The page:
In this brief article we are going to discuss the different Nissan Navara Suspension problems, what the causes are, and Troubleshooting Tips.
Top 5 most common suspension issues in the Nissan Navara?
The most common suspension issues seen in the Nissan Navara are:
- Leafspring Breakage
- Leafspring Misalignment
- Rear Shock Absorber Failure
What suspension does the Nissan Navara have?
The Nissan Navara is the brand name given to Nissan Pickup Trucks’ D21, D22, D40 and D23 generations. In the America’s the Navara is sold under the name Nissan Frontier or Nissan NP300.
The Front suspension in the Nissan Navara is a Double Wishbone Set-up with Upper, Lower control Arms, Coilovers and Anti-roll bar. This arrangement is mounted onto the chassis frame.
In the initial launch of the Navara, the Rear suspension was a Solid-Axle leaf spring set-up.
In 2014, with the launch of the Nissan Navara NP300, the Rear suspension changed to a Solid-axle 5-link set-up: An upper and Lower trailing arm on each side and a Pan-hard Rod lateral arm.
Coil Springs, Anti roll bars and Shock Absorbers provide Stiffness and Damping properties to the suspension.
Nissan Navara Leafspring Breakage
- Vehicle ride height will be low on one side
- Noisy Rear end. Squeaks and Rattles mostly.
Troubleshooting Nissan Navara Leafspring Breakage
- Examine both sides of the rear suspension.
- A Sudden reduction in ride height on one side is a clear sign of spring breakage. When a leaf breaks, it reduces the spring rate on that side. So for the same load, the broken spring side sags more than the normal spring side.
- Generally, at this point the springs would need to be replaced.
- Always have identical springs on the Left hand and right hand side of the rear axle. Avoid fitting Original and aftermarket springs at the same time.
- While the springs are in dismantled condition, take the time to grease the spaces in between the springs, where they contact. This will reduce “Squeaks” when the vehicle runs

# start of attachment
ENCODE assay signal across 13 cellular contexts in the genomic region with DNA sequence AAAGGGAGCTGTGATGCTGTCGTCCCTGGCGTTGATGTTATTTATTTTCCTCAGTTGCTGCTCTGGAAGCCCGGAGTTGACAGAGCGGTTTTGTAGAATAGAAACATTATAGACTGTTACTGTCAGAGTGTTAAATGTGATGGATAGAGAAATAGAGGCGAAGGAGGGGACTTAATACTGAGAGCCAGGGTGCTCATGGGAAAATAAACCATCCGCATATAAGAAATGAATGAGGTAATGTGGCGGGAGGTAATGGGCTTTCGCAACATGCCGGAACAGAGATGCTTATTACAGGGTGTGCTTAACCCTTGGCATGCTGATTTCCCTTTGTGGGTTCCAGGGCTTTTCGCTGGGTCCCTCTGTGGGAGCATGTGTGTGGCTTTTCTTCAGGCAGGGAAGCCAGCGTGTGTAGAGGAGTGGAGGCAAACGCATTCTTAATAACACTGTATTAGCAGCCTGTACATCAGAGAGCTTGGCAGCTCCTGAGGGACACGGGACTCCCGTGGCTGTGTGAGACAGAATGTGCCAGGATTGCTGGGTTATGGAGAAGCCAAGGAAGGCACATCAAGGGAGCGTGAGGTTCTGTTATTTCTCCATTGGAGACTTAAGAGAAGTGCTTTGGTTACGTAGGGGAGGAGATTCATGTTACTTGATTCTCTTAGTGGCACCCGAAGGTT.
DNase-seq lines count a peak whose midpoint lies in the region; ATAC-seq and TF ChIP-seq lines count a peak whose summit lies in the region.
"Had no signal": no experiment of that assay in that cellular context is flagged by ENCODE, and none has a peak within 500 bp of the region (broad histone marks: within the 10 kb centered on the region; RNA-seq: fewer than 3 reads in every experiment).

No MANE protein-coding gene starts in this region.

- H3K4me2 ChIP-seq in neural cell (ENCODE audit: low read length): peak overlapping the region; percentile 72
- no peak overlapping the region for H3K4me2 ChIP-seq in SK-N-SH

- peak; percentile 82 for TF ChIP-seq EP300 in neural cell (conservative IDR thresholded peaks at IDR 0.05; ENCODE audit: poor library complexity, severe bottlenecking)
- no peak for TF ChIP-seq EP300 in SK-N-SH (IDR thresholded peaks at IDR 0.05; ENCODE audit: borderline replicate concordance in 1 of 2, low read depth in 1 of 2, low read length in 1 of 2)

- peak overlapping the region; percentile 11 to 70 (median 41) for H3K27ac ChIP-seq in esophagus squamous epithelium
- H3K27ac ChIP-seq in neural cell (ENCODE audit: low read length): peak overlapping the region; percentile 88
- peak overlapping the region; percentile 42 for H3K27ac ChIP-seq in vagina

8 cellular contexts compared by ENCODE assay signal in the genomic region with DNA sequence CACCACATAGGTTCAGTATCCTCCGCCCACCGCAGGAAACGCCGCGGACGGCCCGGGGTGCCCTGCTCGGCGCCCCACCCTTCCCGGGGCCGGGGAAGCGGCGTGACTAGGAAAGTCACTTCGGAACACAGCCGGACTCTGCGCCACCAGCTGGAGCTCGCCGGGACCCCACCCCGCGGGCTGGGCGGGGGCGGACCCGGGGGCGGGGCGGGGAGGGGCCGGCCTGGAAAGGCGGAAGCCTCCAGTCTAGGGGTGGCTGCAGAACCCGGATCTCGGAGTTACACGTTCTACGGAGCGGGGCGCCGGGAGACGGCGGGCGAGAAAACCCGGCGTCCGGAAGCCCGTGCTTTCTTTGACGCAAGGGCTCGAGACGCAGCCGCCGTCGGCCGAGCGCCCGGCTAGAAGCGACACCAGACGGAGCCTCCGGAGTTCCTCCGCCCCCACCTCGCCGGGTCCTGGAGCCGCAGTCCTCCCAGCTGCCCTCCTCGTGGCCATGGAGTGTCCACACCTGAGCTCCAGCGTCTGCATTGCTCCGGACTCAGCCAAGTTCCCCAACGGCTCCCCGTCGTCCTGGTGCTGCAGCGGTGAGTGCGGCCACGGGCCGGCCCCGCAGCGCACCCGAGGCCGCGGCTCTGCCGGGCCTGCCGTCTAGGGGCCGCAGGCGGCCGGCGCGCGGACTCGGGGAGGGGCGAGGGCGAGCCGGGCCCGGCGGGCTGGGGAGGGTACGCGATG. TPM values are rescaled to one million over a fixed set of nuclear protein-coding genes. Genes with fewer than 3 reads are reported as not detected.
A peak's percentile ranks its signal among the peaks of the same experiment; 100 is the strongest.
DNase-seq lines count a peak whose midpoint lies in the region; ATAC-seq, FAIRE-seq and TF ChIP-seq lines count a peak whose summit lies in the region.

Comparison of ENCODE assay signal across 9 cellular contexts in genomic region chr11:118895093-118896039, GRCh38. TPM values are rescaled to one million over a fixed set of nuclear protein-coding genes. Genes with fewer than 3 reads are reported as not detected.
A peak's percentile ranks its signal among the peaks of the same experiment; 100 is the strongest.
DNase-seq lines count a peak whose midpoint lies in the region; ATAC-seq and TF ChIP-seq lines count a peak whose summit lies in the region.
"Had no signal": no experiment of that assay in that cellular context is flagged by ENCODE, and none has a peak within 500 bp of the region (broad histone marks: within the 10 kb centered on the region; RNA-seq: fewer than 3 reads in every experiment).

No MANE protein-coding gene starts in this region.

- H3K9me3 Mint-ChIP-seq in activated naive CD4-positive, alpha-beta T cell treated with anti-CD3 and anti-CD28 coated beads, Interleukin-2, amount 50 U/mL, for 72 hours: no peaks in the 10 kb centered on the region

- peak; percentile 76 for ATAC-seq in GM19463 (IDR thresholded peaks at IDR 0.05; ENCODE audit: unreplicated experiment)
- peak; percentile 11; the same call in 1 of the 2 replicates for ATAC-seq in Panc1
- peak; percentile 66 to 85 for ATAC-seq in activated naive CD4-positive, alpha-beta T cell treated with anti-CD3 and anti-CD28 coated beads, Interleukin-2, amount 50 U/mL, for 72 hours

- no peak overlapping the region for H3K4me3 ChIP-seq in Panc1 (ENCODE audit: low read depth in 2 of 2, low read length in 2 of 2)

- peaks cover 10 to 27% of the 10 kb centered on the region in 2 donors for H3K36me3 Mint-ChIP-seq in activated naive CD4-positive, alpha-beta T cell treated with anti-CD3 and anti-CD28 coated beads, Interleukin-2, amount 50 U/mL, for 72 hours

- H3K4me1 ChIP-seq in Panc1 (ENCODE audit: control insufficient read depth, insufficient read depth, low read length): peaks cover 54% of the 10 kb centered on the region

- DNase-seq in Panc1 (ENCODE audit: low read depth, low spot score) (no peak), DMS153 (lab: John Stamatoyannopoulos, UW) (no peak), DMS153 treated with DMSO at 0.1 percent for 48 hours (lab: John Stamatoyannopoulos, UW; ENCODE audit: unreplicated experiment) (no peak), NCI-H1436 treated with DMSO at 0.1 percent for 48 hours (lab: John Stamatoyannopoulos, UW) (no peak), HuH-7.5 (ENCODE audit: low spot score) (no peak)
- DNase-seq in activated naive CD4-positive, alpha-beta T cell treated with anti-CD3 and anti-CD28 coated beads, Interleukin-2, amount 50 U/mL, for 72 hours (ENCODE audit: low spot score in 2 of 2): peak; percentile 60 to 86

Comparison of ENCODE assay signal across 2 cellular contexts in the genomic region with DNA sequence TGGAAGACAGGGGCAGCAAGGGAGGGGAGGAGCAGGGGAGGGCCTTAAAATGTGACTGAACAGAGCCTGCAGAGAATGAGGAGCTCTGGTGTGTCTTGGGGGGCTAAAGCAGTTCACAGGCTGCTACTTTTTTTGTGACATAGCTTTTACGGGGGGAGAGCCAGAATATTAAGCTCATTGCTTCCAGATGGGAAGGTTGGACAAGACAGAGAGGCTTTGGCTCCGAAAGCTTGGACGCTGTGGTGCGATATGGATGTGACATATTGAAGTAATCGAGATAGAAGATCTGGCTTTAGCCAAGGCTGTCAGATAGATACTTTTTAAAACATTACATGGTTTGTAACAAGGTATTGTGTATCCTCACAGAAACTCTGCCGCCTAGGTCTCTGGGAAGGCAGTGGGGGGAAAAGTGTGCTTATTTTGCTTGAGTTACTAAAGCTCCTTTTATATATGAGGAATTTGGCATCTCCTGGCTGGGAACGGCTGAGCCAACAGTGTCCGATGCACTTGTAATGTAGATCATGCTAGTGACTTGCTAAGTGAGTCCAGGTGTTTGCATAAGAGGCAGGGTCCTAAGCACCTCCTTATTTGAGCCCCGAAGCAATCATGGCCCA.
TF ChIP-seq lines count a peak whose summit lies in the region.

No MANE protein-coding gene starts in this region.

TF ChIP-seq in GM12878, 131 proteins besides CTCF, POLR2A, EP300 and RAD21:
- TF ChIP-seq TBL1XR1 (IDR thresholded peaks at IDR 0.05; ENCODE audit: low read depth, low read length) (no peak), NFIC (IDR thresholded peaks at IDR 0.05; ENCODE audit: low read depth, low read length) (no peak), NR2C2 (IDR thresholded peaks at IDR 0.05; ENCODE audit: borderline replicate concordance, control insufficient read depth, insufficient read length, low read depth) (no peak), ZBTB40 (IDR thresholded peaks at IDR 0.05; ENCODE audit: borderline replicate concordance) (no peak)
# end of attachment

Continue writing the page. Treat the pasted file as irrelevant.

Leafspring Misalignment with Rear Axle
- Rear axle is not straight. The Axle sits at an angle to the truck
- Driving is difficult since the vehicle is steering from the rear
- Looseness in the Spring Clamp U-Bolts due to less-than-required torque applied
- U-Bolt threads worn out
Troubleshooting Leafspring Misalignment
- In order to correct spring Misalignment, the spring clamps need to be dismantled.
- Anchor a Ratchet Strap to a secure point on the front of the chassis and run it around the axle.
- Now tighten the strap until the axle is straight once again
- To check axle straightness, you can measure the wheel center distance from any reference point on the body in the longitudinal direction.
- Once you are satisfied the axle is straight again, you can re-clamp the springs
- Carefully examine the U-bolts and nuts for thread wear. Replace where necessary.
- When applying the final tightening torque to the Spring Clamp U-Bolts, always use a suitable ‘Torque Wrench’ and set the torque to the recommended torque as per your Truck’s Service Instruction Manual
Rear Shock Absorber Failure
- Rattling Noise going over any rough patches
- Rear end bouncier than normal
- Changes in handling behaviour; Vehicle not feeling stable at high speed cornering
Troubleshooting Front Shock Absorber Failure
- The Bouncy Ride symptom points to the Shock Absorber as a probable cause.
- If your vehicle has crossed 50K miles, then it could be due for a shock replacement. Due to long-term internal wear, the shock starts becoming ineffective over time.
- If the front strut shock has started leaking oil due to a failed oil-seal, then it means that the shock will no longer be effective.
- One good way to tell if your shock has failed or not is to do a “Bounce Test”. Put all your weight on one of the front corners of the vehicle pushing it downwards. Keep oscillating the corner till you feel that it has reached its maximum height. Once you take your hands off the corner, observe how it settles. If it takes more than 2 oscillations to settle, that means the damper has failed.
- Once the shock has been removed you can test whether it has fully failed by compressing it by hand. If it goes in easily and does not come back when you remove your hand, it means that the shock has completely failed.
- You can compare the same with the new replacement shock. It will be much harder to compress by hand as compared to the old part. And once you release the pressure, it expands back on its own.
- When tightening the Shock bottom bolt, make sure that the vehicle is at its normal ride height.
- If this bush is tightened at any other ride height, the Bush always rests in a twisted condition at normal ride height and will result in a reduced Bush service life.
In this brief article we have discussed the different Nissan Navara Suspension problems, what the causes are, and Troubleshooting Tips.
For any questions or comments, please feel free to get in touch with us.